Getting your dog used to their collar and harness

As owners, we often take for granted the fact that we can handle our dogs collar.

Collar Grab

Some dogs actually don’t like it, they may feel uncomfortable, or have had a previously unpleasant experience when a person grabbed them. Your dog might find having their collar grabbed so worrying, and they may snap at the hand. This is where people could get bitten.

We can help dogs learn to cope with having their collar grabbed by starting off very gently. You can do this simple exercise with puppies and adult dogs. The first step is to feed your dog a treat and either touch the collar, or if that makes your dog uncomfortable, reaching towards your dog’s collar is a good start. We are pairing the touch of your hand on the collar, or the intention to touch the collar with a treat. You can either use treats, or one of your dog’s meals to do this exercise. It can help if you give a verbal indication of what you are about to do, as it helps your dog understand what is about to happen.

Slowly build up the intensity of the touch, ensuring that you always pair the hold with a treat. As your dog becomes more comfortable, start to give the treat after the touch, and start to hold the collar for longer, and even move your hand around whilst holding the collar. Always go at your dog’s pace, and make sure their comfortable before you move on.

Getting your dog used to his harness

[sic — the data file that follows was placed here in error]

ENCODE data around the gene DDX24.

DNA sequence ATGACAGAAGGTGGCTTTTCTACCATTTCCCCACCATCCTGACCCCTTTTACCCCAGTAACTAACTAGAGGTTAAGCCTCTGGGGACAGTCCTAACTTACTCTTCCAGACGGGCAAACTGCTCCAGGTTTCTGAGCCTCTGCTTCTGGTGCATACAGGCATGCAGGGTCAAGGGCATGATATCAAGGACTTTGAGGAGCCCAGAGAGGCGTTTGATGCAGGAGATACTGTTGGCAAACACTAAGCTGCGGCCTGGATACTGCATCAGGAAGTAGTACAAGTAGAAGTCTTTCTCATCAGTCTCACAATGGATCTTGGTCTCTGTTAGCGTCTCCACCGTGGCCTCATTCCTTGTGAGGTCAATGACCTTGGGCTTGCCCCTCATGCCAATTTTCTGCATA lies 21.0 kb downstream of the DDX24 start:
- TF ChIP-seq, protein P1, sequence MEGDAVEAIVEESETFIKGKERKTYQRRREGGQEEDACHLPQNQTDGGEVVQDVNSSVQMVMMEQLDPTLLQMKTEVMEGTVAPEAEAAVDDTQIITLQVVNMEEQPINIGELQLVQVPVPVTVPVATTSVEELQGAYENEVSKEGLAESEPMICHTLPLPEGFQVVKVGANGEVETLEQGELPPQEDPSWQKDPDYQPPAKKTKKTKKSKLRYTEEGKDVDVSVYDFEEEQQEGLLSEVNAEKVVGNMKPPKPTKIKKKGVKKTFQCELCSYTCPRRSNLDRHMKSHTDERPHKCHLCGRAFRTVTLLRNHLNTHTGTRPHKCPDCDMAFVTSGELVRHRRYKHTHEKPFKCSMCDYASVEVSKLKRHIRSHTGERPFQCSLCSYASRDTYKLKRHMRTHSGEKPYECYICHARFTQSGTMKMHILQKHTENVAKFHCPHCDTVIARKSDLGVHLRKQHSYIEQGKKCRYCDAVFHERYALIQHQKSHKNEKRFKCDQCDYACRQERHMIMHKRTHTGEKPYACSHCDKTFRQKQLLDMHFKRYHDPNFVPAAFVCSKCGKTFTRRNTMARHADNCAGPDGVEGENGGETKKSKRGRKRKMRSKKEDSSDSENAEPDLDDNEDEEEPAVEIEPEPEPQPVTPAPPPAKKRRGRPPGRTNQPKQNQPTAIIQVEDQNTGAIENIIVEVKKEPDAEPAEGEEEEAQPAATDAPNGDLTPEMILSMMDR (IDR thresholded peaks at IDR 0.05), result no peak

Another problem we deal with regularly is dogs that are reluctant to put their harness on. Some dogs can find this so aversive, and it can affect their enjoyment of their walk.

If your dog has a really negative reaction to their harness, it is a good idea to get a new one to start this training, so there won’t be the background association of bad feelings.

The first step is to place the harness on the floor and reward your dog for looking at it. You can even place treats in and around the harness for your dog to investigate.

The next step is to ask your dog to look at and investigate the harness while you hold it. This is quite a different step to looking at the harness while it is on the floor, so take your time. Once your dog is really comfortable looking at and investigating the harness while you hold it, start to change the way you hold it. This is particularly important if it’s the kind of harness that goes over the dogs head.

Feed your dog treats while you move the harness, and even place your hand through the harness and feed the dog in the position of having the harness held up in front of his face. This is the scary bit for most dogs, so it’s worth working on this. Then lure your dog to push his head through the harness. You may have to do this in stages. With training like this, when we are asking the dog to face something he may find worrying, it’s important to keep sessions short. 2-3 minutes and then a play session will allow the dog to relax.

You can also give verbal clues during this exercise. “Put your harness on” or “pick up your foot” can help the dog know what’s coming next and be more relaxed about it.

During both of these training exercises, it is important to remember that we are building confidence. It is not about forcing the dog to have these things done to them, it’s about them learning that it’s not scary, so make sure you only progress at your individual dog’s pace.

Need more advice?

If you are having trouble with either of these exercises, please get in touch. Our team will be happy to provide free behavioural advice and support.

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